Published on July 12th, 2017 | by Rohit Sankar0
England’s formula for success at Trent Bridge🕓 Reading time: 4 minutes
England brushed past an uninspiring South African unit at Lord’s in the first Test. Such was the dominance exhibited by the hosts in the first Test that fans and critics alike have dismissed South Africa’s chances in the series. That said, South Africa have been pretty good travelers in the past decade and have won important series’ away from home.
The return of Faf du Plessis, an inspiring leader and a composed Test batsman capable of holding together a batting line-up on his own, should give South Africa some hope. Du Plessis was at the helm of South Africa’s recent triumphs in Australia and New Zealand and also oversaw a drubbing of Sri Lanka at home.
England, on the other hand, looked settled and cheerful under their newly appointed skipper, Joe Root. They had all bases covered in a dominant performance and should fancy their chances to sweep the series in the next two matches. The venue for the next Test, Trent Bridge, is not one which has been friendly to the visitors.
They have lost both matches played at the venue since their readmission while England boast of a 6-1 win-loss record at the venue in the last seven games played there. However, South Africa are no pushovers and England’s path may not be as thorn-free as they assume it to be. Here we take a look at few a ways in which England can effectively seal the series against the Proteas by taking an unassailable 2-0 lead.
Batting them out of the game
With KagisoRabada suspended and Vernon Philander a doubtful starter, England batsmen have half their task cut out. Although South Africa have able replacements available, the intensity and pace that Rabada provides is something which they would sorely miss. England have cherished batting teams out of Test matches at home and a similar approach would stand them in good stead against a depleted Proteas attack.
Joe Root, in the company of Ben Stokes, Moeen Ali and Stuart Broad, effectively did that at Lord’s even with Rabada in the line-up. The task should be easier at Trent Bridge. That said, complacency is a dangerous thing and Root and co need to remember that their knocks were built on South Africa’s missed chances. The Proteas are known for their vibrancy in the field and another let-off may not be on the cards if the England batsmen falter with their strokes.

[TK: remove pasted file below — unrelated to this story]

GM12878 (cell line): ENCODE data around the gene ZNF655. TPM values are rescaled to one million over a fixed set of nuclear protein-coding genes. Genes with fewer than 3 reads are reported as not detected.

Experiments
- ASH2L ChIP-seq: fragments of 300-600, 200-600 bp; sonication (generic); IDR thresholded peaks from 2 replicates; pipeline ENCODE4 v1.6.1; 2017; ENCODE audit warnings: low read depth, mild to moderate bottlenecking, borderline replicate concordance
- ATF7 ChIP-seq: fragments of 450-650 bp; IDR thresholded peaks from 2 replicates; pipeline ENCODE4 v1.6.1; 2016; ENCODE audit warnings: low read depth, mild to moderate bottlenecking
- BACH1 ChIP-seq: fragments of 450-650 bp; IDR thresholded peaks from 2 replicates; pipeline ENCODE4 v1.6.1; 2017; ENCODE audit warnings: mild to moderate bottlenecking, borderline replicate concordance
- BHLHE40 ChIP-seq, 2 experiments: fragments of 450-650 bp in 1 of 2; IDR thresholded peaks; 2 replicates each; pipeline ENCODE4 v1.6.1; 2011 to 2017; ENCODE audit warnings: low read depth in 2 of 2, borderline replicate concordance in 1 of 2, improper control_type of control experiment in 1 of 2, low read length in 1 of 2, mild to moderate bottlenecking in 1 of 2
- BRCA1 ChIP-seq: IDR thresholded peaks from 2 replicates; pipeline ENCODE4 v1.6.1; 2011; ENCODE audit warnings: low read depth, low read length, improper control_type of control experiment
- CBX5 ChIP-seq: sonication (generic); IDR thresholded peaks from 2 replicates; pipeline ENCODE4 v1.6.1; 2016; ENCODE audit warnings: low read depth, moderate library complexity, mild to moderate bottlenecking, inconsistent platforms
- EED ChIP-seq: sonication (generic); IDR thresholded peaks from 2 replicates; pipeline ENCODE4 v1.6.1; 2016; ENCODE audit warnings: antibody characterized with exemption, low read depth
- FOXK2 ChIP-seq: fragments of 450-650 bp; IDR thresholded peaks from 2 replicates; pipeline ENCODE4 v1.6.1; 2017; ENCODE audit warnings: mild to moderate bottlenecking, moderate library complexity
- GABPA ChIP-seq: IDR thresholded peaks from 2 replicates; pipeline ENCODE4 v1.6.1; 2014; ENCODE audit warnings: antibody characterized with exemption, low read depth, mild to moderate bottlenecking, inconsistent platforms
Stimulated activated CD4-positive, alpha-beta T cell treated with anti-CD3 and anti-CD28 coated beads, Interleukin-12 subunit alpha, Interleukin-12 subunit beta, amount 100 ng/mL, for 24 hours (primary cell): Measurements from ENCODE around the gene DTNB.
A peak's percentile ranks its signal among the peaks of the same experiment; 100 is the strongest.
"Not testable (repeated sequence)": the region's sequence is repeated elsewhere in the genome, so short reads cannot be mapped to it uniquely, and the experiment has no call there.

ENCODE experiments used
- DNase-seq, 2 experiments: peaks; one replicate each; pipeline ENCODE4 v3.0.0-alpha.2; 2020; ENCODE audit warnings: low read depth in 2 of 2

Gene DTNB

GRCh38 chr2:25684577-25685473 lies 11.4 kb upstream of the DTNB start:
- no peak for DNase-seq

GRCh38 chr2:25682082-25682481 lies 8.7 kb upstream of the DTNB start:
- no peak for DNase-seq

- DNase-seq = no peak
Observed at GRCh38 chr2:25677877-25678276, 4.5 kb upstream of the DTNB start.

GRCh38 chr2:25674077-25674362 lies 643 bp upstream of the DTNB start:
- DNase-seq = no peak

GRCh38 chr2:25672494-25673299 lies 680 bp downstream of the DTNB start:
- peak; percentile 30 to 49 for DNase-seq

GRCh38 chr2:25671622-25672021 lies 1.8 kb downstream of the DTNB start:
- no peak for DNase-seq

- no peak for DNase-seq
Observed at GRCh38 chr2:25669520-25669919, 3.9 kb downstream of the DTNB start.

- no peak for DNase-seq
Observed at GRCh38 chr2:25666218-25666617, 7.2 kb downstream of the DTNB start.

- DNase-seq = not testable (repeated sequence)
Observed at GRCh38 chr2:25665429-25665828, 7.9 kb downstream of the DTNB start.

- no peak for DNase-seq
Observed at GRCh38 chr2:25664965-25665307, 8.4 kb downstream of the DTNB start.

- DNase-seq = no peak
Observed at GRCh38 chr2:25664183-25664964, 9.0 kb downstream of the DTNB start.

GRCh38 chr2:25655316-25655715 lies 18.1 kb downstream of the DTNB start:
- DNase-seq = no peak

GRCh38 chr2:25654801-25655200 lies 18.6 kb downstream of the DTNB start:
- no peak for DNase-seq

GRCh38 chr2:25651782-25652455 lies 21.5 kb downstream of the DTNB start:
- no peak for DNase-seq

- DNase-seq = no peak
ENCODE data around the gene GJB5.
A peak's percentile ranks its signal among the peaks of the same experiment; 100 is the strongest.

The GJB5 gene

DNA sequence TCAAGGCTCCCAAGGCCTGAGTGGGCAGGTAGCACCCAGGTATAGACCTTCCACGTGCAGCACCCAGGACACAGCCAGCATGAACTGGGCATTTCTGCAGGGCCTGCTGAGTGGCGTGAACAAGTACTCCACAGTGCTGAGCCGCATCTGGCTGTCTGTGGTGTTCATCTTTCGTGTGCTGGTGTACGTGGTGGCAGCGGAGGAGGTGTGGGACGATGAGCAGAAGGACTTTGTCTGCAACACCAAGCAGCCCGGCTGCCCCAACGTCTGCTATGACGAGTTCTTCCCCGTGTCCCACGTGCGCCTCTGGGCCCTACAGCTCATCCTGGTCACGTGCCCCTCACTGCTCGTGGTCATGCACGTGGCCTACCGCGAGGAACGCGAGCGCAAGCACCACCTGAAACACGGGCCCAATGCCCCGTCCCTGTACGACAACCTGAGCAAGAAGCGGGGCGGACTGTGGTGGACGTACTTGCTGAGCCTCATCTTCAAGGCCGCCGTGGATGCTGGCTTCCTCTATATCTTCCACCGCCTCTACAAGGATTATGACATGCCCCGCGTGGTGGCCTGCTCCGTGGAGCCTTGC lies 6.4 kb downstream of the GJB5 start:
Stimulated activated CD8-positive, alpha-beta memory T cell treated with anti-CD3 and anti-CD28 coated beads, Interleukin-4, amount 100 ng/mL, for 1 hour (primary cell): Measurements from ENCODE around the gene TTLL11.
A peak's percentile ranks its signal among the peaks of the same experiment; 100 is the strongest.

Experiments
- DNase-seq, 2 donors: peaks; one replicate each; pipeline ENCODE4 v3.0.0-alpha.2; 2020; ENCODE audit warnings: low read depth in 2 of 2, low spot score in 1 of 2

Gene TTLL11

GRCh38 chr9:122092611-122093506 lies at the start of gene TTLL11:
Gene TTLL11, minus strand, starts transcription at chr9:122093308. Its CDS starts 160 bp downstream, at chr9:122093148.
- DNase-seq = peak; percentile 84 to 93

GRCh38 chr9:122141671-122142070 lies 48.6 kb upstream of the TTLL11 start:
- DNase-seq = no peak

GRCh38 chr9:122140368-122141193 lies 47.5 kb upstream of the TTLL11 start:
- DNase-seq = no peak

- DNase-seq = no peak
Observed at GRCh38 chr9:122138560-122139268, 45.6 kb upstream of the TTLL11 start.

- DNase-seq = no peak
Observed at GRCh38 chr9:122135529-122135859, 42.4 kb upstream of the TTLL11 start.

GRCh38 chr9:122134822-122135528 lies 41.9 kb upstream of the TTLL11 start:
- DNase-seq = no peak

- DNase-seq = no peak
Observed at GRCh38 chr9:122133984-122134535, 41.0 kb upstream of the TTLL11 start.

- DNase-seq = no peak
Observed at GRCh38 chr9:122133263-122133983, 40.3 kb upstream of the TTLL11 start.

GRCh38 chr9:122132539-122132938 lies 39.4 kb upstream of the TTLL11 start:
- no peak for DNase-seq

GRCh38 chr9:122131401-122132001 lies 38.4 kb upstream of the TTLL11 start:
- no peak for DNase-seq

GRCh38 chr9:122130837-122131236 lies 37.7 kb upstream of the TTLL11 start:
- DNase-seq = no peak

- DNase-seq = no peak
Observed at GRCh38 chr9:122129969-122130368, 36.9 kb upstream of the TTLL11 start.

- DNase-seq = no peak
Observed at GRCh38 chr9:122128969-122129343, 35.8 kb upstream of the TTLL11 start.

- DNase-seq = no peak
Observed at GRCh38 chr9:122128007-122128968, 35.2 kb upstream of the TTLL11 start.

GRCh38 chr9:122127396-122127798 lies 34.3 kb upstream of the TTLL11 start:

Targeting the soft belly
That South Africa’s Test batting of late revolves around Dean Elgar and Faf du Plessis at the top is a well-known fact. HashimAmla has struggled to keep up his form in recent months and bowlers have been adept at forcing mistakes from the veteran batsman. JP Duminy, on the other hand, is a walking wicket these days but he is unlikely to play with Theunis de Bruyn expected to retain his place. Even then, a middle-order comprising of an out of form Amla, de Bruyn and Bavuma is soft.
Exposing de Kock before the second new ball is taken is something which England could be targeting. De Kock showed how dangerous a batsman he can be against the brand new cherry in Lord’s but he had a stable Bavuma at the other end. The key to softening de Kock could be to run him out of partners at the other end. Bavuma could be the target for England’s quickies at Trent Bridge. The short statured batsman has often played a brilliant hand in de Kock’s knocks from no.7 and roughing him up could put South Africa in trouble.
The Maharaj factor
England showed the way for other teams at Lord’s with their handling of Keshav Maharaj. The wily left-arm spinner has been a perfect foil for South Africa’s seamers in Tests of late. He has kept one end quiet while the pacers chip away from the other end. But taking him on was the first thing Root and Stokes did at Lord’s and it showed immediate results.
With the lack of support from Maharaj, Rabada failed to settle into a rhythm and Dean Elgar, the stand-in skipper ran out of ideas. Although Maharaj did make amends with a sensational second innings spell that triggered England’s collapse, the nature of the pitch played a vital role in it. With Trent Bridge not known for slowing up, Maharaj could once again be targeted by England.
Using Broad and Wood wisely
Joe Root is still on the learning curve as a captain and will be required to adapt quicker than expected with two tough assignments in the year including the Ashes. Managing bowlers who rely on rhythm is a crucial factor in the success of any captain. Take for example how Ricky Ponting used Brett Lee or Graeme Smith used Dale Steyn.
Such bowlers win matches in a session and need to be given freedom and confidence. This is where Joe Root will need to adopt a similar kind of approach with his strike bowlers, Stuart Broad and Mark Wood. While Broad, an experienced campaigner, has a phenomenal Test record at Trent Bridge including an 8/15 against the Aussies at the last Ashes, he is a rhythmic bowler and thrives on confidence. Inspiring him to his best would be one major task for Root. Akin to Broad, Wood has raw pace and is relatively fresh in the International circuit. He was instrumental in England’s ODI series win against the Proteas and in their surge to the semi-finals of the Champions Trophy. Given the right dosage of responsibility, Wood could be England’s X-factor in the series.